Applications submitted after 1 January 2019 (single permit or combined permit)

Since 1 January it is possible to apply for a single permit. This allows one to follow one application process , which gives both admission to stay and access to work. Concretely, this means that work permits A and C are no longer issued separately (except in certain cases).

  • A "short stay" whereby the employee will stay and work in Belgium for a maximum of 90 days. The employee must apply for a type B work permit. The stay is limited to the duration of employment.
  • a "long stay" where the worker will stay and work in Belgium for more than 90 days. A combined permit can be applied for.

The combined permit can be requested from the region and is issued by the Immigration Department. The maximum duration for going through the procedure is 120 days, but usually it will take less time (4 to 5 weeks). There is also a faster procedure for renewals. However, one has to take into account that the application for renewal or modification of the single permit must be submitted at least two months before the expiry date. Moreover, the application for the permit remains a complex procedure since several actors are involved. On the one hand there is the competent region for the admission to the labour market (regional), on the other hand there is the Immigration Department (Dienst Vreemdelingenzaken - DVZ) which is responsible for the admission to reside (federal).

The permit always mentions "access to the labour market". These indications only relate to access to the labour market and have no influence on the residence status or the duration of residence. There are three possible entries:

  • "Limited": limited in duration and limited to one employer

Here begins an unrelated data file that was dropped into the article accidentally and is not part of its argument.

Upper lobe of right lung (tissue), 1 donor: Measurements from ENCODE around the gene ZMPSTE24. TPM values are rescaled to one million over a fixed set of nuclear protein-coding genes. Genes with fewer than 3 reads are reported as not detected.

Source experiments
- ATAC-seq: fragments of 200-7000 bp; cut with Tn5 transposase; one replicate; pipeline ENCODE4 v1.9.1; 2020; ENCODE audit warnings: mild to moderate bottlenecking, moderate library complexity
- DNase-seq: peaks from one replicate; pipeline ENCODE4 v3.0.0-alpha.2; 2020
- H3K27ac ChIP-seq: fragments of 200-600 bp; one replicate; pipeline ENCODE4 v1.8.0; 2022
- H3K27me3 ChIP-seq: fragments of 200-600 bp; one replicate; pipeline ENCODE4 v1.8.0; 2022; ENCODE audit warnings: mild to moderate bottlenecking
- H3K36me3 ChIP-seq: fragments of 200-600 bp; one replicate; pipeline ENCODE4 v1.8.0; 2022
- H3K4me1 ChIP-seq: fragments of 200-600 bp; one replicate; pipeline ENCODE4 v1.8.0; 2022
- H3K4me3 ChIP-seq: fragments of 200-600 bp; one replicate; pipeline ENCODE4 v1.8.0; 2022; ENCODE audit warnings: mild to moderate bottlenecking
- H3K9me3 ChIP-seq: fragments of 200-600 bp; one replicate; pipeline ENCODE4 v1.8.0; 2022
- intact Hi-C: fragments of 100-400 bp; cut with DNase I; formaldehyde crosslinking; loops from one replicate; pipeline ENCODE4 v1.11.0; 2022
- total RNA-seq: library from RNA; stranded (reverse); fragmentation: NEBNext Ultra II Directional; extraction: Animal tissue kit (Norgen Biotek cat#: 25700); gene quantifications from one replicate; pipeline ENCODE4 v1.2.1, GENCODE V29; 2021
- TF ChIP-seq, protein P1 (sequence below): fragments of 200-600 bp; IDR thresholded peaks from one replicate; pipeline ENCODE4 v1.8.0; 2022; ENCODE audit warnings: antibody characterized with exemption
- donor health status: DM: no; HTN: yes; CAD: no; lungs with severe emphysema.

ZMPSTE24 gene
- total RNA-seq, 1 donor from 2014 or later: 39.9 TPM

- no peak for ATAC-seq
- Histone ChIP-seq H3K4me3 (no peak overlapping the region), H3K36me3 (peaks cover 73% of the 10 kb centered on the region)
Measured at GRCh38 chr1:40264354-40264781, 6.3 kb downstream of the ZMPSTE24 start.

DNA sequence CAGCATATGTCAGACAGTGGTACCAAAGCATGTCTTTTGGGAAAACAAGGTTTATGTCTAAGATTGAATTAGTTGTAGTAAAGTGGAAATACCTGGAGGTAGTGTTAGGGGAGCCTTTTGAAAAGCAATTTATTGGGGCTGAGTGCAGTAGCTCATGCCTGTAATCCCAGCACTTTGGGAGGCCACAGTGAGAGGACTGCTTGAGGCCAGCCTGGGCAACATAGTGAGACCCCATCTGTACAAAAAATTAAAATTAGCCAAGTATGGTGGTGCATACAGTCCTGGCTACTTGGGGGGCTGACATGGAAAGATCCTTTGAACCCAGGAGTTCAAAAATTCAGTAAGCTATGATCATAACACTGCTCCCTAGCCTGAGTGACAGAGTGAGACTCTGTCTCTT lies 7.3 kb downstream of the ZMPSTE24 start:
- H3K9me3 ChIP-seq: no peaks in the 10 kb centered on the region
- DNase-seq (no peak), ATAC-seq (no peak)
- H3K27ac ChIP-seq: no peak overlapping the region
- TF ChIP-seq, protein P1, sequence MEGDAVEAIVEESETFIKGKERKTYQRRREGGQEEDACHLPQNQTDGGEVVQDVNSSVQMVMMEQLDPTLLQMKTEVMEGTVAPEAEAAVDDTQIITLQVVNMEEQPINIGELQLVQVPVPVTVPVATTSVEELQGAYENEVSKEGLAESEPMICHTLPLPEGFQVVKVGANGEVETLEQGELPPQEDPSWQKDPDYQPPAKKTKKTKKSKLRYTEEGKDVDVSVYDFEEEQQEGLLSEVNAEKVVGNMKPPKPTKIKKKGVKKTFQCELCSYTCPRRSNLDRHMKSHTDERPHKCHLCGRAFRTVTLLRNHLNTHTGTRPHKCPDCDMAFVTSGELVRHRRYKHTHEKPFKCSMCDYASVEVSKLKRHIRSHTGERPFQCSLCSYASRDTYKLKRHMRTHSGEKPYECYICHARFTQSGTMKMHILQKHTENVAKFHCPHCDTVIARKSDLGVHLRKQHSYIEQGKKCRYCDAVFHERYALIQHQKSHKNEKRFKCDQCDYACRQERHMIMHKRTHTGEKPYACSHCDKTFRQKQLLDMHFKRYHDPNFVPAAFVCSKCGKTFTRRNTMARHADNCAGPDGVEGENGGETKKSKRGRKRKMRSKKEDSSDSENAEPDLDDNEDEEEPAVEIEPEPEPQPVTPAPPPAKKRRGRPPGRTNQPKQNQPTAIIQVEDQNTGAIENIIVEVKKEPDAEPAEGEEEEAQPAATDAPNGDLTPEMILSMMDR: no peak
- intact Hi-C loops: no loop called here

• "Unlimited": unlimited in duration and valid for all employers
  • "No": no permission to work

As an employer, it is also advisable to remain vigilant throughout the period of employment. With the introduction of the single permit, it is still possible that an employee meets all the conditions at the beginning of the employment (valid single permit), but that this situation changes in the course of the employment. The employer is still not automatically informed of this.

Decision

Before hiring a foreign worker, it is important to carefully analyze the situation of the foreign worker and to comply with the administrative procedures. Always consult the administrative authorities before taking further steps. Infringements of the employment of foreign workers are severely sanctioned. A foreign worker who legally resides in Belgium is not always allowed to work in Belgium.

With the introduction of the single permit, a big step forward has been made in the administrative simplification of the work permit. Practice shows, however, that the procedure has become more complex than originally thought and that there are still many ambiguities. Caution and vigilance are therefore still required during the entire period of employment.

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Heidi Vergauwe

Dedicated and meticulous Payroll & HR Advisor, always willing to go for the extra (s)mile!